When You Ask About Your Native Country

First we’ll describe Asuncion: slow-moving and luminous,
      hot, then hotter, the sun shining even when it rains.
Lapacho trees shading streets with yellow blossoms, butterflies
      the size of small birds rising and falling among the flowers.
In the Rio Paraguay schools of fish move like silver ribbons,
      hyacinths mass into floating islands. We’ll talk about
the people, how no one’s in a hurry and even men love babies.
      Taxi drivers scooped you up, waiters waltzed you
past the tables. We never locked the door & walked safely
      after midnight. We’ll tell how everyone speaks Guaraní
as well as Spanish—yet nothing of how the Guaraní are all
      but gone, how sidewalks are tiled, but by the river people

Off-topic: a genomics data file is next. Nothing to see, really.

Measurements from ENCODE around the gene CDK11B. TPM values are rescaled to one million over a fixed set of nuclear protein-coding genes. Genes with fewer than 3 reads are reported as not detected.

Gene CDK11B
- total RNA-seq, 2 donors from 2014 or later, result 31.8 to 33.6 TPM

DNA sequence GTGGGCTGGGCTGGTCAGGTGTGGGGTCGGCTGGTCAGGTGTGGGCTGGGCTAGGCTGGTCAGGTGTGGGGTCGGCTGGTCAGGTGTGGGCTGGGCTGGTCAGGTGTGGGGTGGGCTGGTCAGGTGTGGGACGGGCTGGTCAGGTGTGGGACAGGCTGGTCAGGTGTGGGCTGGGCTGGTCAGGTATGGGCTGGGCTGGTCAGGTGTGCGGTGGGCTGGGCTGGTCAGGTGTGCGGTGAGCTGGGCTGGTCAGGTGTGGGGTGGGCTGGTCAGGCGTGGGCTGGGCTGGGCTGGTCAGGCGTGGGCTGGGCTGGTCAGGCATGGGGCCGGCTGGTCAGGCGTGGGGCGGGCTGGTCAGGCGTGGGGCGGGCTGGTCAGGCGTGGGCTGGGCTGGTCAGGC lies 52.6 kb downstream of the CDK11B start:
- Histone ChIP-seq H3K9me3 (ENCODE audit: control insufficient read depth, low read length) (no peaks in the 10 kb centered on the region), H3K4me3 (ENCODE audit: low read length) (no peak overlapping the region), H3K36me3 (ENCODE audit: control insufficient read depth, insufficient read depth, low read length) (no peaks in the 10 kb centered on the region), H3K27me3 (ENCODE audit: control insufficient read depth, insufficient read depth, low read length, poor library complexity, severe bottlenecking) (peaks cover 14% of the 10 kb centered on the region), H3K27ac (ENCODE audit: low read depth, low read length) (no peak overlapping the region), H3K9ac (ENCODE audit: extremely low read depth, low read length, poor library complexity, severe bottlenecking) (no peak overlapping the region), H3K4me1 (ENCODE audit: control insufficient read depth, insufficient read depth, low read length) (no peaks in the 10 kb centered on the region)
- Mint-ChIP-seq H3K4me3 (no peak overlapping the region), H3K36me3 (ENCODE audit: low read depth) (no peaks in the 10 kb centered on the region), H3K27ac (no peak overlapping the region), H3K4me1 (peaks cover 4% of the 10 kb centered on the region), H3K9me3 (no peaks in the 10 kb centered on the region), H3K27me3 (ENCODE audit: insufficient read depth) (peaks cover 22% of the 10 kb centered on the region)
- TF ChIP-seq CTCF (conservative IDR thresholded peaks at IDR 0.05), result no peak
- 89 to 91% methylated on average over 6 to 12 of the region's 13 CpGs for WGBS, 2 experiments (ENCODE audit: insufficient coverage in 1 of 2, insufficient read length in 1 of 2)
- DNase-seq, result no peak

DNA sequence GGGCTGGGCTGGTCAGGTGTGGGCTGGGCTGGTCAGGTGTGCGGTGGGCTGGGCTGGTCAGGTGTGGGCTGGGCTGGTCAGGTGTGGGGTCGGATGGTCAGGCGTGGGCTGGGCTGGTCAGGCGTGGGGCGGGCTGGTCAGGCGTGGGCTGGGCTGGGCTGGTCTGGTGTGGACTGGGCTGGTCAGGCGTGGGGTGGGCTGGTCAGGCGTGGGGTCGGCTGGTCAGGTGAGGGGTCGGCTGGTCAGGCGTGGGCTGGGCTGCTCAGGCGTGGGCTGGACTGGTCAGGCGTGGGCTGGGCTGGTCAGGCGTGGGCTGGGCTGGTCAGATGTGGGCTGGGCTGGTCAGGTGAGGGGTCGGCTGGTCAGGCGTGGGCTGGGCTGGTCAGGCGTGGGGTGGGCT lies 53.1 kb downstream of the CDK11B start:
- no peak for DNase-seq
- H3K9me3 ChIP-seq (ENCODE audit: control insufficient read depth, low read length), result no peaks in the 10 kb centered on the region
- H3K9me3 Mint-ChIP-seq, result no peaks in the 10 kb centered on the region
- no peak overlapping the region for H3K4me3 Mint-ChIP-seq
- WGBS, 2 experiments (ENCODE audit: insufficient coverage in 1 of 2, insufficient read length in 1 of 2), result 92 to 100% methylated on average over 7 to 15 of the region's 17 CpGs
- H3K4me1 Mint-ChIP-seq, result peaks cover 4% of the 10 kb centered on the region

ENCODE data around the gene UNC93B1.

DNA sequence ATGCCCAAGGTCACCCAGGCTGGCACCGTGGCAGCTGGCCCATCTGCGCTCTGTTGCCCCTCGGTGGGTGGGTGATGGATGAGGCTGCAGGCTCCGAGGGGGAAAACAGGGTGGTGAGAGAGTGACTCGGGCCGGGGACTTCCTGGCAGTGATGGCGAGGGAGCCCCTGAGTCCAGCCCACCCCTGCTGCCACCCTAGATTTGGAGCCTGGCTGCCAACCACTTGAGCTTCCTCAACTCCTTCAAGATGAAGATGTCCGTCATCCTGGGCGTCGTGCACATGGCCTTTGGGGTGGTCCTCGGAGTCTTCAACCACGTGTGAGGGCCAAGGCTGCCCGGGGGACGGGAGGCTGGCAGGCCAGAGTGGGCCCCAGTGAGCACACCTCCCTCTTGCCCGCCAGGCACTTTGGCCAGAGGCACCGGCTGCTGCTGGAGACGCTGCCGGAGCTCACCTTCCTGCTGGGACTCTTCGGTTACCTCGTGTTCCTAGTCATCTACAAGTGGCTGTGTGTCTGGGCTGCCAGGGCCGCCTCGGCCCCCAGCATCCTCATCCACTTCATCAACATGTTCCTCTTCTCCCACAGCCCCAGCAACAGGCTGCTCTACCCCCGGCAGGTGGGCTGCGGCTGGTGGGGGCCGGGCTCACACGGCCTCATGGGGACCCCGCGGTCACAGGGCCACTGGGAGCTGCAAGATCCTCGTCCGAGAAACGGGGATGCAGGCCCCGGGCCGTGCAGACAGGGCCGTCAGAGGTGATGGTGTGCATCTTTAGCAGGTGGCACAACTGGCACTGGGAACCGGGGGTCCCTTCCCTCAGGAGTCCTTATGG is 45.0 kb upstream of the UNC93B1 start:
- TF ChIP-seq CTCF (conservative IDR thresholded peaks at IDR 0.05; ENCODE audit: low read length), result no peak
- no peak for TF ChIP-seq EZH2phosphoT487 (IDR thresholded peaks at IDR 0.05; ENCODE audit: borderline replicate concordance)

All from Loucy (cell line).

live in cardboard boxes. That your niñeras kept you in so your
      skin wouldn’t darken. We’ll forget young men in uniforms
guarding banks with Uzis. Wars that killed half the population.
      Thirty years of Stroessner, who sheltered Mengele, Somoza.
We’ll just recall the scented couryards, that jacaranda
      blooms in alleys, and all the men are fools for children.

First published in Poetry International. Copyright © Beverly Burch

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